Finally quite a good dinner at Brasserie des Capucines, around the corner. Few tourists.Very bobo…

Foodie? Moi?

Skipjack tuna tartare with salicornia ( Ile d’Oléron), August 2011

The longer I live in France, the fussier I get. No, that’s not true. The more aware I become when people serve me rubbishy, careless food in restaurants. Having a perfectly cooked chicken, with exactly the right sauce – even with potatoes superbly crisped in duck fat – if the poor, impoverished fowl itself was reared in some kind of Dotheboys Hall of a slaughterhouse where, were it human, the Health and Safety people would put the owner out of business, you can’t expect it to taste better than mouldy cardboard. Why in otherwise quite luxurious hotels do people serve breakfast bacon the colour of unhealed wounds, mushrooms swimming slimily in overheated brine and desiccated tomatoes with blackened skins which masquerade as ‘grilled’? In many parts of the world, people don’t ask how your hamburger should be cooked, they simply char it to blackness for ‘health and safety reasons’, which is petty, juvenile and suggests that the meat has not been minced and prepared on-site and the management can therefore take no responsibility for its bacterial content. Asking for good steak to be ‘well done’ is an insult to the animal who gave its life to feed you.

Which brings me to salads. Ungarnished salads are like turning up to dinner at the Archdeacon’s stark naked. So, Caesar salad. A surprisingly easy recipe. This is how to do it properly.

Ingredients

1 large, free-range egg.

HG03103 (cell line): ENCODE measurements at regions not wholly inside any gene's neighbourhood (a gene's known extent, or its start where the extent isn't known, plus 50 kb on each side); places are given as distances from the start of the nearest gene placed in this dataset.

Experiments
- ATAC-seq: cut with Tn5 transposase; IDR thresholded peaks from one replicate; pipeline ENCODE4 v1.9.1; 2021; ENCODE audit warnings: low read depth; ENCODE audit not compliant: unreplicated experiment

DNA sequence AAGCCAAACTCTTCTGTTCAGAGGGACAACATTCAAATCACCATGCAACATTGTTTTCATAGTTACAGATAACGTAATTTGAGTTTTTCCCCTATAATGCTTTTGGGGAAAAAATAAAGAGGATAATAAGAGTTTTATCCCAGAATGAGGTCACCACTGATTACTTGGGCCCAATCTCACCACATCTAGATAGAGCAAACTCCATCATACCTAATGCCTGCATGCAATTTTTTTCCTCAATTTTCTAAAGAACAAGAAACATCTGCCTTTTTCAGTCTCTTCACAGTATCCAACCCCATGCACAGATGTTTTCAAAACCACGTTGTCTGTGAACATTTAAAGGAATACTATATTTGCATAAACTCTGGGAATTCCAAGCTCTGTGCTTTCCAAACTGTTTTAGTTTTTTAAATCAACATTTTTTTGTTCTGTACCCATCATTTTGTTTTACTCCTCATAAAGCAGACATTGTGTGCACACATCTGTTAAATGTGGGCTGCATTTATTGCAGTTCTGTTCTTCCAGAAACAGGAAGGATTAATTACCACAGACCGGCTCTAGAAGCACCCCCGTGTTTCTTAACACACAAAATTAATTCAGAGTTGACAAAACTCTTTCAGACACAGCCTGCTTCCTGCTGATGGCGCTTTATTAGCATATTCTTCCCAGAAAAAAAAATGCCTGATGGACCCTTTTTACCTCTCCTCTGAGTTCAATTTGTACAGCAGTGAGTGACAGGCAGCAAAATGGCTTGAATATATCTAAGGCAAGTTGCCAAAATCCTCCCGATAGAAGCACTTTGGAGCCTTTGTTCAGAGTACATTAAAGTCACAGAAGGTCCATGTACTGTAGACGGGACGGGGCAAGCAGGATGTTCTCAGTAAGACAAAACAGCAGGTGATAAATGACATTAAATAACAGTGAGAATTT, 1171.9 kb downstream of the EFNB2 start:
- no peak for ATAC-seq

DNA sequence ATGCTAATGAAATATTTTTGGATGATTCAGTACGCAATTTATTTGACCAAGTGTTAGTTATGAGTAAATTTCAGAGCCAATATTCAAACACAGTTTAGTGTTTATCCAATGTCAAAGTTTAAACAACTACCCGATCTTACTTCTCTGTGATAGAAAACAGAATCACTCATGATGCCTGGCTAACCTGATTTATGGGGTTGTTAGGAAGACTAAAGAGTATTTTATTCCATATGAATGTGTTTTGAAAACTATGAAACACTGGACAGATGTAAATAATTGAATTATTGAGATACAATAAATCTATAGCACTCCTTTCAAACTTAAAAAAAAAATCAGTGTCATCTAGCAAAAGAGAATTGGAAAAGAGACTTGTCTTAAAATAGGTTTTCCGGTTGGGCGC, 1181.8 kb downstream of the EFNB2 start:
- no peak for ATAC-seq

1 or 2  largcloves of garlic, peeled and crushed.
Juice from half a lime.
2 tsp Worcestershire sauce.
4-5 anchovy fillets, chopped (this is not optional and the anchovies must be salted, not marinated).
3 tbsp good quality olive oil, plus a little extra for frying.
 freshly ground black pepper.
25g/1oz parmesan cheese, coarsely grated, not the sawdust from the supermarket
1 cos (aka romaine) lettuce, washed, spun and torn into pieces.
2 thick slices of white bread, crusts removed, cubed.

Preparation

Place the egg in a pan of cold water and bring to the boil. Boil for 1 minute and then plunge into cold water to stop the cooking process.
Once the egg is cool enough to handle, crack the egg into a food processor and add the garlic, lime juice, Worcestershire sauce, anchovies and oil. Process well and add pepper to taste.
Place the lettuce in a bowl.
Fry the bread cubes in a little olive oil until crispy, then drain well on kitchen paper.
To serve, pour the dressing over the leaves and add the croutons and parmesan. Toss well and serve at once.

And finally…
Adding pineapple to pizza and calling it ‘Hawaiian’ insults the intelligence and should be punishable by electrodes being attached to sensitive body parts.

Not that I’m fussy, or anything like that.  

Watersheds

When I was a child, my father was friends with a tall, energetic man called John Stott who died just over a month ago. He was educated at the same school as I was, where he was Head Boy. When I was there, I remember reading some of his work. A good deal has been written about him, almost all of it positive and affirming. He was not a stage preacher, a rabble-rouser but a quiet, scholarly and methodical preacher of the Gospel, author of over fifty books and was described as ‘making light shine on the words of Scripture’. Not a bad epitaph.